As macbidouille.com says, the introduction of a single macintel mini would hurt the PPC Macs sales very badly, since people will think these machines are a dead end. The mac mini is cheap, offers a low margin and is clearly not the most popular mac (compared to the iMac or the iBook).

    Apple will most likely put pentiums in its laptops first, maybe in the Powerbooks and iBooks (and mac minis?) at the same time, or in the powerbook first since people who can't afford such a high end laptop will always have to buy a less expensive PPC iBook (or wait). The first portable intel Macs will be a huge success, that can compensate a decrease in the other mac sales. I'm not sure a Mactel mini can achieve that.

    It would indeed be a major "switch machine", but don't forget that apple has to sell other macs.




    As I said in the Macbidouille's forum, I doubt that Apple will introduce a single machine.

    I rather see them introducing a new line, made of laptops and perhaps the Imac mini.

    I see dual core Yonah for the powerbooks and single core yonah for the others.



    I am not convicend that Apple will release intelmac has soons the Yonah chip will be ready. Apple have to deal with software issue, like recompiling all the I apps and others for the X86 OS X.
  • Reply 29 of 40
    Quote:

    Originally posted by Powerdoc

    As I said in the Macbidouille's forum, I doubt that Apple will introduce a single machine.

    I rather see them introducing a new line, made of laptops and perhaps the Imac mini.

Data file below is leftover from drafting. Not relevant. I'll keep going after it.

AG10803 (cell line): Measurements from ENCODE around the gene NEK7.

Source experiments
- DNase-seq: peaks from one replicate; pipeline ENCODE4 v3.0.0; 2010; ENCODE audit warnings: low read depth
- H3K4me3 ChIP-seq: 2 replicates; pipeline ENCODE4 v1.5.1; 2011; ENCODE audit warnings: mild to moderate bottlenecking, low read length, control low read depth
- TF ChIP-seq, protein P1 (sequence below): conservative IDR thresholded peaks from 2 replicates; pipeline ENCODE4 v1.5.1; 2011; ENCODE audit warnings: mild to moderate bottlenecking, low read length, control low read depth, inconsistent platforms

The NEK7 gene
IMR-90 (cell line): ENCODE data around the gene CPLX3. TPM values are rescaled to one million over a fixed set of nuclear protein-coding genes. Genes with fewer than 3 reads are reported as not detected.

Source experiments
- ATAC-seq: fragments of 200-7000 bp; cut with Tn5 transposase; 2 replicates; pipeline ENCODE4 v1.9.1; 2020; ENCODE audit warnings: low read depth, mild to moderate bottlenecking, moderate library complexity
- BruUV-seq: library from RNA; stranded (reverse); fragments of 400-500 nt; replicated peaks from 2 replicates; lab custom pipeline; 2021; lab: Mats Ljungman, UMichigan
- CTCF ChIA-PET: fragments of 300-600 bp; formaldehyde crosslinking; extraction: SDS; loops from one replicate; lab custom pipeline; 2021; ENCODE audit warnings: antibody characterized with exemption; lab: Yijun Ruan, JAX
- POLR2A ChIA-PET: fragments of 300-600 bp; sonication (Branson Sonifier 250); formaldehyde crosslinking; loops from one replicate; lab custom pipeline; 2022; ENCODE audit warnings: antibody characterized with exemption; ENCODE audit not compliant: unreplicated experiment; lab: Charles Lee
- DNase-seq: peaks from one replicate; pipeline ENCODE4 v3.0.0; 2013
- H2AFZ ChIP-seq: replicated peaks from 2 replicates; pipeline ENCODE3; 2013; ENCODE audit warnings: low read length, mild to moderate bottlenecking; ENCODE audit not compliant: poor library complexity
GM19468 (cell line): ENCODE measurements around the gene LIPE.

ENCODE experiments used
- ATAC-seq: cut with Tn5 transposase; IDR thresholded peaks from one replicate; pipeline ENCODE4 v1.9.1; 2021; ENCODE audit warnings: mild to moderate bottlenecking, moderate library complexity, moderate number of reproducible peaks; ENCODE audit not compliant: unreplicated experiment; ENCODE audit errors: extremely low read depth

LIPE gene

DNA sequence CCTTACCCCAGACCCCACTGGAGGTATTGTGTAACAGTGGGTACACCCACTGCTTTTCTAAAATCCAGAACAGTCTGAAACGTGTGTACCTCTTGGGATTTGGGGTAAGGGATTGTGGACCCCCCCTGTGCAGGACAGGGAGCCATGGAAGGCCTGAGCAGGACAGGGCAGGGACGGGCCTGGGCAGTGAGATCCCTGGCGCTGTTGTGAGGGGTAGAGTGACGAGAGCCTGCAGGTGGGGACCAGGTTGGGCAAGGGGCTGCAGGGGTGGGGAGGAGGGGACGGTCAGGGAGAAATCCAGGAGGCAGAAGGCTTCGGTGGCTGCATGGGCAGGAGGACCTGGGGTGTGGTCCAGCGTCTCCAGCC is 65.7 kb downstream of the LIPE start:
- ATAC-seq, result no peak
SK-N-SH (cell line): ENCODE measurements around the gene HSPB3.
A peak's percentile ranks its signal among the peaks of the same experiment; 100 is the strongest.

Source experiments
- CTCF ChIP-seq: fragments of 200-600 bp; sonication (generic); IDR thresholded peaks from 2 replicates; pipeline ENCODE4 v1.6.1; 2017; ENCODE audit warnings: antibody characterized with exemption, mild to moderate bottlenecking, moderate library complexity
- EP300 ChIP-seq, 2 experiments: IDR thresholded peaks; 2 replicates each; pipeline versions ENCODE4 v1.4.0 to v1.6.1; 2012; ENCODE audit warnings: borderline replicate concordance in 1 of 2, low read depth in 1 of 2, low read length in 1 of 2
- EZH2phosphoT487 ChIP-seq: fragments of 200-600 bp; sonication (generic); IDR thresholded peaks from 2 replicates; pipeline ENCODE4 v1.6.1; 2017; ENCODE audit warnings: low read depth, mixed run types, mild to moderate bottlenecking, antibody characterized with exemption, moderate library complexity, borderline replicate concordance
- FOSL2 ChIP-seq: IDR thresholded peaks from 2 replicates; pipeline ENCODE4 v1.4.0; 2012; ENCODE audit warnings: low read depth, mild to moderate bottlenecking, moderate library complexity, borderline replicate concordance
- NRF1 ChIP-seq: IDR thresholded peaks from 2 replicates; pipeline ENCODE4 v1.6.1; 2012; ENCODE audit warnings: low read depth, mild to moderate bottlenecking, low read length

I see dual core Yonah for the powerbooks and single core yonah for the others.




    I agree.
  • Reply 30 of 40
    Quote:

    Originally posted by Powerdoc

    As I said in the Macbidouille's forum, I doubt that Apple will introduce a single machine.

    I rather see them introducing a new line, made of laptops and perhaps the Imac mini.

    I see dual core Yonah for the powerbooks and single core yonah for the others.



    I am not convicend that Apple will release intelmac has soons the Yonah chip will be ready. Apple have to deal with software issue, like recompiling all the I apps and others for the X86 OS X.




    Some people here have argued that Apple is already prepared with its OS and iApps.



    You think no, they are not ready yet?
  • Reply 31 of 40
    melgrossmelgross Posts: 32,982member
    Quote:

    Originally posted by NordicMan

    Some people here have argued that Apple is already prepared with its OS and iApps.



    You think no, they are not ready yet?